I usually give my compost a kickstart by mixing in some old compost or a handful of worms into the new pile. Doing this speeds up the decomposition of the material! When this compost was brand new, I added a bucket of redworms (small, quick red worms, also called compost worms) from another area of the garden.

Another smart way to give the decomposition process a boost is to water the compost with urine. It contains a lot of nitrogen which usually gets the composting going. :

There are many different products on the market that claim to increase the speed of the decomposition and so on. In my opinion, you don't actually need any of that. Spend your money on something else. In most cases, the composting process is not something you have to worry much about as long as you make sure that:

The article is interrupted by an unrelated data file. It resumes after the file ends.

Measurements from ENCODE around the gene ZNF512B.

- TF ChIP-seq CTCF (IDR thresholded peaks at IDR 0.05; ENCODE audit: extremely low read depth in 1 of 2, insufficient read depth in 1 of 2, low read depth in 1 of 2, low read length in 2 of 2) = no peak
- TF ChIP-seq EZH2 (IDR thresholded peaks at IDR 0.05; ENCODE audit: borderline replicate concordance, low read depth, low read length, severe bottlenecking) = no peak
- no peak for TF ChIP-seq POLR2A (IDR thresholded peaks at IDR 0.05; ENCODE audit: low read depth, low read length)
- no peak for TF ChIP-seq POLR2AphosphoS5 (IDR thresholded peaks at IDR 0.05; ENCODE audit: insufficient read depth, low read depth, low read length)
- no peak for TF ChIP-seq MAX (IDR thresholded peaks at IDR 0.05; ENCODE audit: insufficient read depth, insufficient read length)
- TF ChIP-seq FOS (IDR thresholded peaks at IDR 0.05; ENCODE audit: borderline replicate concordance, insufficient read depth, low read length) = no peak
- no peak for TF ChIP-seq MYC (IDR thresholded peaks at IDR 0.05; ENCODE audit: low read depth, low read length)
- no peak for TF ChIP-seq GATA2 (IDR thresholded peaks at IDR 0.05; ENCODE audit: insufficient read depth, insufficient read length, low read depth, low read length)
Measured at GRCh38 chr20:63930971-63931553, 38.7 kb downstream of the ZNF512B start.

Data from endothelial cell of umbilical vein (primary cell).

• you use a good mix of both carbon- and nitrogen-rich materials
  • the pile is properly moist, but not too wet
  • your pile is the right size for your needs



Make compost with with worms.

When my compost was new, I added plenty of lively compost worms to kickstart the decomposition. Photo: Ida Sjöö.



Shrinking compost

The compost pile tends to fill up quickly in fall and spring when there is plenty of plant material around to use. One thing to remember though is that the material will shrink, a lot. The material gets compressed the more weight you put on the pile. It just gets a bit flat. Then, the composting process itself will gradually make the material to reduce in volume.

How much shrinkage you get depends on what material the compost pile is made up of.  If the material is very airy and light, like squash plants, a lot of it will disappear in the process. A compact pile of old leaves will not shrink as much.